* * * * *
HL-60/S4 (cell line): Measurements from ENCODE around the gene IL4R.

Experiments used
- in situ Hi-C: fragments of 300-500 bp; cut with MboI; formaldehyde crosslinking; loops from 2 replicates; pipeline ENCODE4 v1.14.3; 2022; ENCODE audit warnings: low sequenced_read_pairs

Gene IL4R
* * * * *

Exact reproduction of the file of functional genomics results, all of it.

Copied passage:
HL-60/S4 (cell line): Measurements from ENCODE around the gene IL4R.

Experiments used
- in situ Hi-C: fragments of 300-500 bp; cut with MboI; formaldehyde crosslinking; loops from 2 replicates; pipeline ENCODE4 v1.14.3; 2022; ENCODE audit warnings: low sequenced_read_pairs

Gene IL4R